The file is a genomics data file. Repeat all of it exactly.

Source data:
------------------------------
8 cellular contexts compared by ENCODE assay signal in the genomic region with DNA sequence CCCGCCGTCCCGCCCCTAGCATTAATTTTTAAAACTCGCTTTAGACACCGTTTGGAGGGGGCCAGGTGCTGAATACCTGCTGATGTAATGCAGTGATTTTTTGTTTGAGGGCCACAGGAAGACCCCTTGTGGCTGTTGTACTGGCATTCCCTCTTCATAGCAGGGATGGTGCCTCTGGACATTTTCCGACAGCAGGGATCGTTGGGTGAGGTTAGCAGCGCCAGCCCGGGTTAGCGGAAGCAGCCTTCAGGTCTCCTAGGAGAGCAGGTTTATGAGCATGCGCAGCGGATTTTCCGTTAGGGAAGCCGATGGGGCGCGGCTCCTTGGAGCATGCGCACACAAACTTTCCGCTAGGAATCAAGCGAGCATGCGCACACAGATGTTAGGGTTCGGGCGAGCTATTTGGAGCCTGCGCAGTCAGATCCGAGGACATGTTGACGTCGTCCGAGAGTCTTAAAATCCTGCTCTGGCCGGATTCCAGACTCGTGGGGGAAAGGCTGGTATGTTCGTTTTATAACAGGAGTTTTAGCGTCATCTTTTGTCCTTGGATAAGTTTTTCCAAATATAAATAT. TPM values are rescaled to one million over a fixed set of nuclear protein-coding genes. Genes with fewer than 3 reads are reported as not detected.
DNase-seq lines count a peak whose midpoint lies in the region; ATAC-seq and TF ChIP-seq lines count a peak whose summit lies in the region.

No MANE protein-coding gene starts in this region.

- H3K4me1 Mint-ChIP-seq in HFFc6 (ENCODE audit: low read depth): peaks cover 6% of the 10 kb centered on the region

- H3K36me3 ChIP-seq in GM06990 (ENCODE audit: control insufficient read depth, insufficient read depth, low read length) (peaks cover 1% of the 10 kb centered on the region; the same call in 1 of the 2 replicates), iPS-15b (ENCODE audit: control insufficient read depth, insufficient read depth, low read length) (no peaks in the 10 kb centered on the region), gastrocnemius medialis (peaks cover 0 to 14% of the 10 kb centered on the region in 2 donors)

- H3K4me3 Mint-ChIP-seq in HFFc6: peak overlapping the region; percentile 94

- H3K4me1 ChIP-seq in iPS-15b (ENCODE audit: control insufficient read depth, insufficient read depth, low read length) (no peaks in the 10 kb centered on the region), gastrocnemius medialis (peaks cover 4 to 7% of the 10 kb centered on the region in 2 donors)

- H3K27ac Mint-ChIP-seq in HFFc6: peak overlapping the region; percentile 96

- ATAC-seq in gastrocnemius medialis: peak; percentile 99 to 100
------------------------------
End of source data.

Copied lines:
8 cellular contexts compared by ENCODE assay signal in the genomic region with DNA sequence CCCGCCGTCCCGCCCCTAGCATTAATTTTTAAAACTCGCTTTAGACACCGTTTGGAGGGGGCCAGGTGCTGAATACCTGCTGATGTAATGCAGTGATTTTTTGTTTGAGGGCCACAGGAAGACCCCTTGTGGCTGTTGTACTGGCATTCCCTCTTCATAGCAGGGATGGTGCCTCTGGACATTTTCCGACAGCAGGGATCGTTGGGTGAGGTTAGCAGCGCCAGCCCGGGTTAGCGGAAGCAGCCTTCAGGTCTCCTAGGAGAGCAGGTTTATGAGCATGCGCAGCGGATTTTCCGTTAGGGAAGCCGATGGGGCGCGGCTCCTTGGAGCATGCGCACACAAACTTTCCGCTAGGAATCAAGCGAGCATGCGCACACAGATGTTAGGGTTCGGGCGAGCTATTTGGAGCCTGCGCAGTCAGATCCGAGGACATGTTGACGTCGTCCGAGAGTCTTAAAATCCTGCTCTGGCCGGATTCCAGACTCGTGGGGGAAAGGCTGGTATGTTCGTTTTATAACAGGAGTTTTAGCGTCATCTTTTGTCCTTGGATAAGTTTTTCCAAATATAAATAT. TPM values are rescaled to one million over a fixed set of nuclear protein-coding genes. Genes with fewer than 3 reads are reported as not detected.
DNase-seq lines count a peak whose midpoint lies in the region; ATAC-seq and TF ChIP-seq lines count a peak whose summit lies in the region.

No MANE protein-coding gene starts in this region.

- H3K4me1 Mint-ChIP-seq in HFFc6 (ENCODE audit: low read depth): peaks cover 6% of the 10 kb centered on the region

- H3K36me3 ChIP-seq in GM06990 (ENCODE audit: control insufficient read depth, insufficient read depth, low read length) (peaks cover 1% of the 10 kb centered on the region; the same call in 1 of the 2 replicates), iPS-15b (ENCODE audit: control insufficient read depth, insufficient read depth, low read length) (no peaks in the 10 kb centered on the region), gastrocnemius medialis (peaks cover 0 to 14% of the 10 kb centered on the region in 2 donors)

- H3K4me3 Mint-ChIP-seq in HFFc6: peak overlapping the region; percentile 94

- H3K4me1 ChIP-seq in iPS-15b (ENCODE audit: control insufficient read depth, insufficient read depth, low read length) (no peaks in the 10 kb centered on the region), gastrocnemius medialis (peaks cover 4 to 7% of the 10 kb centered on the region in 2 donors)

- H3K27ac Mint-ChIP-seq in HFFc6: peak overlapping the region; percentile 96

- ATAC-seq in gastrocnemius medialis: peak; percentile 99 to 100